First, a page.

Contesting a Will in QLD: A Comprehensive Guide
The death of a loved one is never easy, and the added stress of legal disputes can make it even harder. If you feel that a will does not reflect the wishes of the deceased or that you have been unfairly excluded, you may be able to contest the will in Queensland. In this article, we explain everything you need to know about contesting a Will in Qld.
What Does Contesting a Will Mean?
The Succession Act 1981 (Qld) governs wills and how you may contest a will in Qld. When someone talks about "challenging" or "contesting" a Will, they usually mean one of two things: questioning the legitimacy of the Will, or what they have inherited (in that they believe provisions are not sufficient) under the Will.
The process for contesting a Will depends on which of these two issues applies to your particular circumstances.
Part 4 relates to family provision claims, which are claims brought about by family, dependants or domestic partners of a deceased person who are seeking to achieve a fair share of the deceased’s Estate.
Who Can Contest a Will?
In order to be able to contest a Will, you must be an eligible person.
Eligible persons include:
• The spouse of the deceased;
• The child of the deceased; and/or
• The deceased’s dependant.
A child includes both a step-child and an adopted child.
To qualify as a "dependant," you must have been "wholly or substantially maintained" by the deceased person at the date of their death.
A niece or nephew, or a grandchild cannot typically contest a will, however, they may be eligible if they fall within the category of a “dependant” of the deceased.
If you relied financially on the deceased at the time of their death, you may be eligible to contest the Will.
Family Provision Claim
More and more family members or dependants who have been overlooked or left with inadequate provisions are contesting a will in Qld for a share or an increased share of the estate.
Under Qld law, children, spouses, former spouses, certain dependants, or beneficiaries can apply to the Courts if they have not been left any or feel they should be entitled to more of the deceased’s Estate. They do this by filing a Family Provision Claim or Application.
If the challenge is not settled through an agreement, a court will make the final decision. When determining the validity of the claim, the court will consider various factors. These might include:
• the person’s financial position,
• the relationships between the deceased and the potential beneficiaries,
• any special needs of the beneficiary such as disabilities, health issues or age
• what the deceased would have wanted
• and the size of the estate.
You must provide an affidavit containing any relevant facts, supporting documents and history.
Time Limits for Contesting a Will in QLD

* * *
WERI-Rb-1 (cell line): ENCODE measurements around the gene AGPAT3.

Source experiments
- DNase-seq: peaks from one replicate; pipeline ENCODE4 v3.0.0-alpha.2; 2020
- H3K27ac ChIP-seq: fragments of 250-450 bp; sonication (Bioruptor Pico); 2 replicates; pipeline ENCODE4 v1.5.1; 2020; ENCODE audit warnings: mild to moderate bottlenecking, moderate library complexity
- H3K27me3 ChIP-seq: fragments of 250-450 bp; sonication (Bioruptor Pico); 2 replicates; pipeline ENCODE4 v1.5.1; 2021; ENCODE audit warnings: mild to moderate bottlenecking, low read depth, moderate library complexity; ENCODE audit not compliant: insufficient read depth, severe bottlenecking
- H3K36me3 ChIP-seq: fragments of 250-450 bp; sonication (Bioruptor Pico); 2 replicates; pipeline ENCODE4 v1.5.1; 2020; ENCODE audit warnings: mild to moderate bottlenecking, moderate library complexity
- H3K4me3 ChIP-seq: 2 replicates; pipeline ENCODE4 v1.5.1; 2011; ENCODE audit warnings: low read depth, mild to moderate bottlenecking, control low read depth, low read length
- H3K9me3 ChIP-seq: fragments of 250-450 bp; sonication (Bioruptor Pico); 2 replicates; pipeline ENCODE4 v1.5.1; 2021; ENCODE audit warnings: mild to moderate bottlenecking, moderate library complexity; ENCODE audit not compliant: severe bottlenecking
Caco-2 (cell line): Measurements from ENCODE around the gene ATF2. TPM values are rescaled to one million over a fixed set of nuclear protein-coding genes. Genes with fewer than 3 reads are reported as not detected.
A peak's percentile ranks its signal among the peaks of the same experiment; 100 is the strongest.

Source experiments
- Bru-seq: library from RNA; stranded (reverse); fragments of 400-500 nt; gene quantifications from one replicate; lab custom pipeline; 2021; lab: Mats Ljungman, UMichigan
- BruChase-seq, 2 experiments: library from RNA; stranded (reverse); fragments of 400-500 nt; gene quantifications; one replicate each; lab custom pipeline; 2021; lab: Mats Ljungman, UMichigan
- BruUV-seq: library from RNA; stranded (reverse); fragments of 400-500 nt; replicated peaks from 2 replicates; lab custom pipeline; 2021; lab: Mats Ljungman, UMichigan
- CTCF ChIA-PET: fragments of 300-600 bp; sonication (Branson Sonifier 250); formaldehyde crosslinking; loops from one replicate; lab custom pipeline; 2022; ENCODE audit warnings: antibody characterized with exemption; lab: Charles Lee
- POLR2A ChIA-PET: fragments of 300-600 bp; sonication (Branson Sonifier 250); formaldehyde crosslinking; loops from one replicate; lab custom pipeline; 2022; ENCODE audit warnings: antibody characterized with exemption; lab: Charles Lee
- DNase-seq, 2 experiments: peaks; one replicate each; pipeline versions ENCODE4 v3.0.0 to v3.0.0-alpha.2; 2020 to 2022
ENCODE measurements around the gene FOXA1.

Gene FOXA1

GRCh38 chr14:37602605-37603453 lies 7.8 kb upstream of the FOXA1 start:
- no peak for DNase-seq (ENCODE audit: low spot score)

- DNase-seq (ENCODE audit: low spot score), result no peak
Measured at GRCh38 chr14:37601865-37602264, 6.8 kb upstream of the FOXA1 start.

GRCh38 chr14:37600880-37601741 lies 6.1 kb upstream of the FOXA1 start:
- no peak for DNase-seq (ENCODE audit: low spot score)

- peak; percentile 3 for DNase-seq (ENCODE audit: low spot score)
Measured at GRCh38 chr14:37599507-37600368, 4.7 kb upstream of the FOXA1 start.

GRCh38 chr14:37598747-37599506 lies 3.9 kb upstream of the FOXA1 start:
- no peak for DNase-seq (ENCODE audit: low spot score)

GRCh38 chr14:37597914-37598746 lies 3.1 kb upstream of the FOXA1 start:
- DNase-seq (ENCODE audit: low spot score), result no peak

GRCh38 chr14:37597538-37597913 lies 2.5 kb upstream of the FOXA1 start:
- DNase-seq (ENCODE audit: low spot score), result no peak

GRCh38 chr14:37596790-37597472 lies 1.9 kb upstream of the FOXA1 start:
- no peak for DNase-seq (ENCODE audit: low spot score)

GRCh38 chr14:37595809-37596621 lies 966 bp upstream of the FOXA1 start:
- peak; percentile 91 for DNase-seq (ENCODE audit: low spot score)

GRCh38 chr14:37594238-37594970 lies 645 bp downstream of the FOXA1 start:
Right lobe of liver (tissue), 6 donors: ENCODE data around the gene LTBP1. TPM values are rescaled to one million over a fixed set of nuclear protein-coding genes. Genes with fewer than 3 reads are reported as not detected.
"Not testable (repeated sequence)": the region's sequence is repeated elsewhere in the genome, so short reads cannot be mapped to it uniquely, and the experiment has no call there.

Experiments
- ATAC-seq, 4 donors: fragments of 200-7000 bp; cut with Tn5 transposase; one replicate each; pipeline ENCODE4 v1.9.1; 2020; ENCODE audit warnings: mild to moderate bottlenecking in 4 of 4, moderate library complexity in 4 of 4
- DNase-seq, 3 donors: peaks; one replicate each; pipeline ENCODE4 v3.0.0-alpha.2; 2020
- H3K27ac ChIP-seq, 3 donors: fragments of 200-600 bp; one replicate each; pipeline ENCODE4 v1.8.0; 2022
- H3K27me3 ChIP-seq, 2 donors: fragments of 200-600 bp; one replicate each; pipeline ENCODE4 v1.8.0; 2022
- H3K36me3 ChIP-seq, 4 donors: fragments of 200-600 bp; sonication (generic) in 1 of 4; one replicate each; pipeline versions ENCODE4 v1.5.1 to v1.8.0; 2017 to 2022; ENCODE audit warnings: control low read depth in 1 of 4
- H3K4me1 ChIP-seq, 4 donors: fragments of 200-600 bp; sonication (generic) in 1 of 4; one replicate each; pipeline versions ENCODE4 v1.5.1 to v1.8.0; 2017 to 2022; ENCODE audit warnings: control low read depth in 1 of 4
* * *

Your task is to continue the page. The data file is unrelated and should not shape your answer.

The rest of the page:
If you are contesting a Will in Qld, you must do so within certain timeframes.
Firstly, you must give notice to the executor that you intend to contest the will. This notice should be in writing and must be within 6 months of the date of death.
After six months, if an executor doesn’t receive any notice that a claim may be made, they can distribute the estate. This might mean there won’t be any assets left when the claim is then made.
Following this, the time limits for contesting a Will are as follows:
1. If you are a spouse or de facto partner, you have 9 months from the date of death to contest the will.
2. If you are a child of the deceased, you have 9 months from the date of death to contest the will.
3. If you are a dependant of the deceased, you have 6 months from the date of the grant of probate to contest the will.
4. If you are a creditor of the deceased, you have 6 months from the date of the grant of probate to contest the will.
The Process of Contesting a Will in QLD
If you decide to contest a Will in Qld, there are several steps you need to follow:
1. Obtain legal advice: It is essential to seek legal advice from an experienced lawyer who specialises in estate litigation. They can advise you on your chances of success and guide you through the process.
2. Gather evidence: You will need to gather evidence to support your claim, such as medical records, financial documents, and witness statements.
3. Attempt to negotiate: Before commencing legal proceedings, you should attempt to negotiate a settlement with the other parties involved.
4. Commence legal proceedings: If negotiations fail, you will need to commence legal proceedings in the Supreme Court of Queensland.
5. Attend mediation: Before the matter goes to trial, you will need to attend mediation to try and reach a settlement.
6. Attend trial: If mediation fails, the matter will go to trial, and a judge will make a decision on the distribution of the Will.
Considering Contesting a Will in Qld?
If you're considering contesting a Will in Qld, Pullos Family Lawyers can assist. We have extensive experience in wills and estate litigation, including family provision claims. Our lawyers understand this can be a very sensitive issue for many people; we also aim to do our best in providing open and honest advice about the likelihood of success in your claim, as well as compassion and understanding. Contact Pullos Family Lawyers today to learn more about how we can help you.